Swansea Bay (Welsh: Bae Abertawe) is a bay on the Bristol Channel on the South Wales coast. Places on the bay include Mumbles, Swansea and Port Talbot. The River Neath, River Tawe, River Afan and Blackpill stream flow into the bay.
Swansea Bay (and all of the upper reaches of the Bristol Channel) experiences one of the largest tidal ranges in the world with a maximum range of about 10 m. The shipping ports in Swansea Bay are Swansea Docks, Port Talbot Docks and Briton Ferry wharfs.
Oyster fishing was once an important industry in Swansea Bay, employing 600 people at its height in the 1860s. However, overfishing, disease and pollution had all but wiped out the oyster population by 1920. In 2005 plans were announced to reintroduce the Oyster farming industry.
The bay is lined with sandy beaches. Each stretch of beach within the bay has its own individual name:
For the last two decades of the 20th century, the bay was blighted by pollution, partly from the surrounding heavy industry and partly from sewerage outlets being sited at inappropriate locations including the main one that was located just seaward of Mumbles Lighthouse. A pumping station inside the cliff adjacent to Knab Rock brought all of Swansea city's effluent in a raw form to this point. Adding to the problem was the natural current flow of the waters in the Bay which often did not move the polluted waters further out to sea. Ironically, the outgoing tide did not carry the raw sewage down the adjacent Bristol Channel, but instead cause it to be sucked in around the circumference of the Bay and only then out down the Channel. If not fully discharged on that tide, the incoming tide would then push the same effluent up the Channel, and once again circulate around the Bay. Efforts were made by the local authority to reduce the pollution in the Bay but care had to be taken to ensure the pollution did not move to the popular beach resorts in south Gower instead.
This original sewer outlet was finally made inactive in around 1996 following the construction of a brand new pipeline which ran all the way back around the Bay following the line of the old Mumbles Railway as far as Beach Street, along the sea-side of the Maritime Quarter and through Swansea Docks to a new £90 million sewage treatment plant at Crymlyn Burrows near Port Tennant from which a new outlet was made, extending further out to sea. As a consequence of the huge improvement these works have made, it is hoped that Swansea Bay will achieve Blue Flag Beach status sometime in the latter half of the millennium decade. Aberavon beach was awarded Blue Flag status in December 2007.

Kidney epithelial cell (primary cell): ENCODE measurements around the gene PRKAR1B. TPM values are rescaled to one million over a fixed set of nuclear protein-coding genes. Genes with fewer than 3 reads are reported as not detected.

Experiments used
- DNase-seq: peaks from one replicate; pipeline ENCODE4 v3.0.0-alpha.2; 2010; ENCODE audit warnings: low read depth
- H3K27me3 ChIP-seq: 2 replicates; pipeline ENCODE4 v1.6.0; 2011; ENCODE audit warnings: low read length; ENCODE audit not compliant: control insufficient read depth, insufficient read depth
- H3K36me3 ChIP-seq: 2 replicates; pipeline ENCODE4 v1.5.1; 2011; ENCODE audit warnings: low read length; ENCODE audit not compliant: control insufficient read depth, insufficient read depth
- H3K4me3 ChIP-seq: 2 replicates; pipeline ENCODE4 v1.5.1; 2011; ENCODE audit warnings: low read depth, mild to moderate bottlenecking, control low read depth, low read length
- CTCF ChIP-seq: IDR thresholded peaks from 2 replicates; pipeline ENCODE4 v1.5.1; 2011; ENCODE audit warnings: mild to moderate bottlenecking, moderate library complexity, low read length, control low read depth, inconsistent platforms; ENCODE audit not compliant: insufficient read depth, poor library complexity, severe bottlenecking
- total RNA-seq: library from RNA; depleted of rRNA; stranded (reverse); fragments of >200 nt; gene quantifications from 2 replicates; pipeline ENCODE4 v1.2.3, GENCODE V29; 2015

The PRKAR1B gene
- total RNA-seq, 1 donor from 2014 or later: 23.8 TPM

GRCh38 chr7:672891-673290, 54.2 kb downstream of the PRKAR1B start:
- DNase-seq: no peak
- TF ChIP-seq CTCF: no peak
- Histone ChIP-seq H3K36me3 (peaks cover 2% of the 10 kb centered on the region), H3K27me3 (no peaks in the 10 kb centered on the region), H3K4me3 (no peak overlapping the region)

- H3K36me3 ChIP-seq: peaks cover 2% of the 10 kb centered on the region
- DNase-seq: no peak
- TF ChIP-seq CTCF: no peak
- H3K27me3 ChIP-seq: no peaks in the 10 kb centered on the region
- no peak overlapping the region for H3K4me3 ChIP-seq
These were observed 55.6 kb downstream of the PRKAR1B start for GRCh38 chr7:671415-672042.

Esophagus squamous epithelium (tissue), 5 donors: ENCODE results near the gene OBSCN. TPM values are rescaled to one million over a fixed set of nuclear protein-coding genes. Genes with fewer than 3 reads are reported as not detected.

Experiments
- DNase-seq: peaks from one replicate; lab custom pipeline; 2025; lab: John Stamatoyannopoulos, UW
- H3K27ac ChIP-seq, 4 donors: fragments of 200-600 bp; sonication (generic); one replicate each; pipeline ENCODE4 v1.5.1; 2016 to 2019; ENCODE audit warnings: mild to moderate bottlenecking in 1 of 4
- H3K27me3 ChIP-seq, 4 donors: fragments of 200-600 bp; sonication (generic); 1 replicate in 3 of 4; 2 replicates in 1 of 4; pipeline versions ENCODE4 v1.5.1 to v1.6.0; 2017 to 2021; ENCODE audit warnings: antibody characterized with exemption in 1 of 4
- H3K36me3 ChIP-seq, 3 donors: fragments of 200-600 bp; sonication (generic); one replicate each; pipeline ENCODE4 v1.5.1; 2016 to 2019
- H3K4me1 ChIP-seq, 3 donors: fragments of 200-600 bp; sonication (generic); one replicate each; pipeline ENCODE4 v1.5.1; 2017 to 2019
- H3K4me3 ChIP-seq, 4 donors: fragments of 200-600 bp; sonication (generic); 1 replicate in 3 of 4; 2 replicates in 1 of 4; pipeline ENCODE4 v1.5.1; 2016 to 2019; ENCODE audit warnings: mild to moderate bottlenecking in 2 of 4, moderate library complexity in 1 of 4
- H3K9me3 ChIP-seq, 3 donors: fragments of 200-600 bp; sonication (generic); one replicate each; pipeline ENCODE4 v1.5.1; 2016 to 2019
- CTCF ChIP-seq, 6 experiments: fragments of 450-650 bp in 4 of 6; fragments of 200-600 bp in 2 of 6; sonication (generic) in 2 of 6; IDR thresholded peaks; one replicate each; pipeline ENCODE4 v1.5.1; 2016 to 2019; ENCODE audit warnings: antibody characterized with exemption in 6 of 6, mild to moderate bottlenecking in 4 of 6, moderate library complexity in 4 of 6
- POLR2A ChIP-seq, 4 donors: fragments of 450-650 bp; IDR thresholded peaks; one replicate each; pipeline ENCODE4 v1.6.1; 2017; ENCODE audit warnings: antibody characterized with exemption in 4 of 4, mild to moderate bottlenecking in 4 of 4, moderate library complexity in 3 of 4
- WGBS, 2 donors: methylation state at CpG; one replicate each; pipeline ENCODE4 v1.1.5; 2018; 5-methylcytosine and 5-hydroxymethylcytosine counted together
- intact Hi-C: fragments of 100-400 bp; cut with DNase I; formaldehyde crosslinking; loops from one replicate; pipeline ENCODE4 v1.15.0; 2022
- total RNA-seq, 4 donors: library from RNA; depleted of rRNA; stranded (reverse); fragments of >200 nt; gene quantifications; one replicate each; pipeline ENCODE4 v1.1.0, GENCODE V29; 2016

Swansea Bay (along with the rest of the UK) has one of the highest tidal ranges in the world. This offers a potential for electricity generation using tidal lagoons. A proposal has been put forward by Tidal Lagoon Swansea Bay Ltd. for a tidal lagoon to be constructued. The tidal lagoon would be sited just south of the Queen's Dock between River Tawe and River Neath estuaries. A formal consultation is set to be held in Spring 2013.
In addition to tidal power, construction of an offshore windfarm in the Bay has been approved, but construction has now been deferred owing to the costs involved. The windfarm was to have been sited at Scarweather Sands, about three miles off the coast and visible from Porthcawl.
- Swansea Bay and Gower Tides
- "Bay plans oyster trade revival". BBC. 2005-02-22. Retrieved 2010-05-24. Unknown parameter
- http://www.newswales.co.uk/?section=Environment&F=1&id=12706 newswales.co.uk
- Tidal Lagoon Swansea Bay
- source: http://www.greenpeace.org.uk/contentlookup.cfm?ucidparam=20041005181339
|Wikivoyage has a travel guide for Swansea Bay.|
- Swansea Bay Official site from South West Wales Tourist Board
- Swansea Bay: Explore Gower
- Visit Swansea Bay
- An interactive, social networking and tourism web site based on the Gower Peninsula.
- Forces of Nature: Swansea Bay: Beach Information
- Swansea Bay
- Tidal Lagoon Presentation
- www.geograph.co.uk : photos of Swanse Bay and surrounding area